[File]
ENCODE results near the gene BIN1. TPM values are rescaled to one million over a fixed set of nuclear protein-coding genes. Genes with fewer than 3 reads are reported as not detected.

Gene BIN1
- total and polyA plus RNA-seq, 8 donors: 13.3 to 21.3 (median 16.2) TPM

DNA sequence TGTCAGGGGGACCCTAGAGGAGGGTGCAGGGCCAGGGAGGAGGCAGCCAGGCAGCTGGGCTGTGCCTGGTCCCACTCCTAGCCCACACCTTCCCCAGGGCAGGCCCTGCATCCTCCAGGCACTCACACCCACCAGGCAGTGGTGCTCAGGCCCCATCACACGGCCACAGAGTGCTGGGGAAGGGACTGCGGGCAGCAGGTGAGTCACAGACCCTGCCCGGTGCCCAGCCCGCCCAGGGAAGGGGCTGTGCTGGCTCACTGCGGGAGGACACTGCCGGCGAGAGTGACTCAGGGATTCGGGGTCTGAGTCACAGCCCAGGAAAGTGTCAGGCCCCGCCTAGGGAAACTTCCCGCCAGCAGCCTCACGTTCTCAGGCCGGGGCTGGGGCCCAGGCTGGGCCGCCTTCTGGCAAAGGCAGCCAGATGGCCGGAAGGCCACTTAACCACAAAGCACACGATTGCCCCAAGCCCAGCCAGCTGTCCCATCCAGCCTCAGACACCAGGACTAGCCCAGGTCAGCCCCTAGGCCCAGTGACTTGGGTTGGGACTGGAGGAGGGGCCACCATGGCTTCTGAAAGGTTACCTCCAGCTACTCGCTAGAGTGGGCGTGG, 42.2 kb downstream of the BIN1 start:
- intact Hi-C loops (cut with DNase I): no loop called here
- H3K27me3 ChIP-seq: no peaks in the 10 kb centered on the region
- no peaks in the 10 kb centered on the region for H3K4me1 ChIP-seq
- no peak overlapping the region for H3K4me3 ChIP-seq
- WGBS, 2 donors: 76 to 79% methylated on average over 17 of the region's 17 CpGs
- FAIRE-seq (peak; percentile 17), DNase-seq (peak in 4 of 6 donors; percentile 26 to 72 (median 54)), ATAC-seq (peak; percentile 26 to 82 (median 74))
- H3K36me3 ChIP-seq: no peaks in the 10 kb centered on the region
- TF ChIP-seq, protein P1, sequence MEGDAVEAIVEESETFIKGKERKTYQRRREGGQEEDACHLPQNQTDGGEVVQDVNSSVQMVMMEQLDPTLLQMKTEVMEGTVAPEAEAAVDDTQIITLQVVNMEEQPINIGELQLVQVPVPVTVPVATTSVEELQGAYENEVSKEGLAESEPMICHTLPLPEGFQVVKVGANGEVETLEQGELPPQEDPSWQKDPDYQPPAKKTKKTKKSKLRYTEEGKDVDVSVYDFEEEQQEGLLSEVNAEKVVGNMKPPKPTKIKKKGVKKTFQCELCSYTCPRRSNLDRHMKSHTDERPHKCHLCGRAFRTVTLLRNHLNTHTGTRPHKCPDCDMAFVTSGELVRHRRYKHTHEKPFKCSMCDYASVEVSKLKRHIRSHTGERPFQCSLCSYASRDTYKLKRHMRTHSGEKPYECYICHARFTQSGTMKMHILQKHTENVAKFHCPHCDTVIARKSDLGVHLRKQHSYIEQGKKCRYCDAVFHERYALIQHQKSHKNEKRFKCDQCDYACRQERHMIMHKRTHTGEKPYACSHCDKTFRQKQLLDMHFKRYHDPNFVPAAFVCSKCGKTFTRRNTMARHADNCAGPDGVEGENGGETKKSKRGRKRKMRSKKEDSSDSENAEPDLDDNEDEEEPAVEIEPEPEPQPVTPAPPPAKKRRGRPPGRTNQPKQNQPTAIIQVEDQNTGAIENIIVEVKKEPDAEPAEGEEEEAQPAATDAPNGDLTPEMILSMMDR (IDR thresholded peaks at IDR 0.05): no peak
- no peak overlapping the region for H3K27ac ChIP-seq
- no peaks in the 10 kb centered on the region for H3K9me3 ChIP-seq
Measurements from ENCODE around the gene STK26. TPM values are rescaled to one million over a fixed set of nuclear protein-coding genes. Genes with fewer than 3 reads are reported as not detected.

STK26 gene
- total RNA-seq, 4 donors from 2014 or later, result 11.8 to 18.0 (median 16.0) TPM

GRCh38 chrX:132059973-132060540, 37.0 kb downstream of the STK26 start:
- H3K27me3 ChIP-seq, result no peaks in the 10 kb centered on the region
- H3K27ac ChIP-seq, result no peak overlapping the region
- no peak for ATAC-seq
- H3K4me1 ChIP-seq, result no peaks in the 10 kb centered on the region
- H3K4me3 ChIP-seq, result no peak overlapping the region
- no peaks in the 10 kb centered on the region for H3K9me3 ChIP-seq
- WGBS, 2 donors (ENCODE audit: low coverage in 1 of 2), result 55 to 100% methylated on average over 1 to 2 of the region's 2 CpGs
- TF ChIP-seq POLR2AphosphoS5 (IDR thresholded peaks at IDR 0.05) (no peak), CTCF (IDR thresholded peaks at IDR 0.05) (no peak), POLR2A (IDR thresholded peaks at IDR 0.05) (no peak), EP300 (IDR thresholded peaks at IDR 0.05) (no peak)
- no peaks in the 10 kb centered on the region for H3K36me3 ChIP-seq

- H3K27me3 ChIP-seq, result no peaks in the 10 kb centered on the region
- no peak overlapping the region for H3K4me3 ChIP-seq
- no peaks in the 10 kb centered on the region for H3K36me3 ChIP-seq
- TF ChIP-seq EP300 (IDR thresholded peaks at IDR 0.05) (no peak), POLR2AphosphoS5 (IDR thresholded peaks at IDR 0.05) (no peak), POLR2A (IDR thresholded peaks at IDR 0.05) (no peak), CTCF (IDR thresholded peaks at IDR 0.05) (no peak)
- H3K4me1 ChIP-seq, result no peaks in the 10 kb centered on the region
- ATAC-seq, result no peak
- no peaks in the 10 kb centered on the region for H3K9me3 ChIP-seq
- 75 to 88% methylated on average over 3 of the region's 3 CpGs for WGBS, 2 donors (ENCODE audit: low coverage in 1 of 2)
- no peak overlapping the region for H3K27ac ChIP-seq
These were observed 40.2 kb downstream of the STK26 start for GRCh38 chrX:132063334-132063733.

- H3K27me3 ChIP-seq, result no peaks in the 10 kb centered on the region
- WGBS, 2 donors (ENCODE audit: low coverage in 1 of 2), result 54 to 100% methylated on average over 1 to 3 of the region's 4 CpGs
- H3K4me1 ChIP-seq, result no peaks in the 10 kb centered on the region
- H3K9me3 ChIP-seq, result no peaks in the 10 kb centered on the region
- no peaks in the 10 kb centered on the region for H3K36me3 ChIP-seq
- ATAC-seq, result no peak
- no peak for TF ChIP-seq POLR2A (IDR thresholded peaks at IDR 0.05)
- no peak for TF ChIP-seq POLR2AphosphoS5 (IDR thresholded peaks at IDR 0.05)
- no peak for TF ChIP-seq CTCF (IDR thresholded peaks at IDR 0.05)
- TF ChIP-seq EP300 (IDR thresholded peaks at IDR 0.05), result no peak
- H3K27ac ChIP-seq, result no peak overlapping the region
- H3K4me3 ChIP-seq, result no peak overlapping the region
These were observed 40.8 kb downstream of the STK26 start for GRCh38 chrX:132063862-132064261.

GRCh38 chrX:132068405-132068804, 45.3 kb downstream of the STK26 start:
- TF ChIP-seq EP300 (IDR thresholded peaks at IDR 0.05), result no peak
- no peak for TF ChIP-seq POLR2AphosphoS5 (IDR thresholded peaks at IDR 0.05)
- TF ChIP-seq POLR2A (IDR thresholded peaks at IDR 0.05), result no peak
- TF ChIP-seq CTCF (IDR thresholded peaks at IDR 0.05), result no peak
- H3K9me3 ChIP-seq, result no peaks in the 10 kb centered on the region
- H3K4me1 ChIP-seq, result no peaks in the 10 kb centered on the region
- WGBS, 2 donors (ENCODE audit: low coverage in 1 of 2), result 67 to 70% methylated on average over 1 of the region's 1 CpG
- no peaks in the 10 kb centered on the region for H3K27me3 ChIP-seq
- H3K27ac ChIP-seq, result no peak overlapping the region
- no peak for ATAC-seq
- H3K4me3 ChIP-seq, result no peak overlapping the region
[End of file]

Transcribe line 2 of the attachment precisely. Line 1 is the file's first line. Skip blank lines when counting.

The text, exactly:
Gene BIN1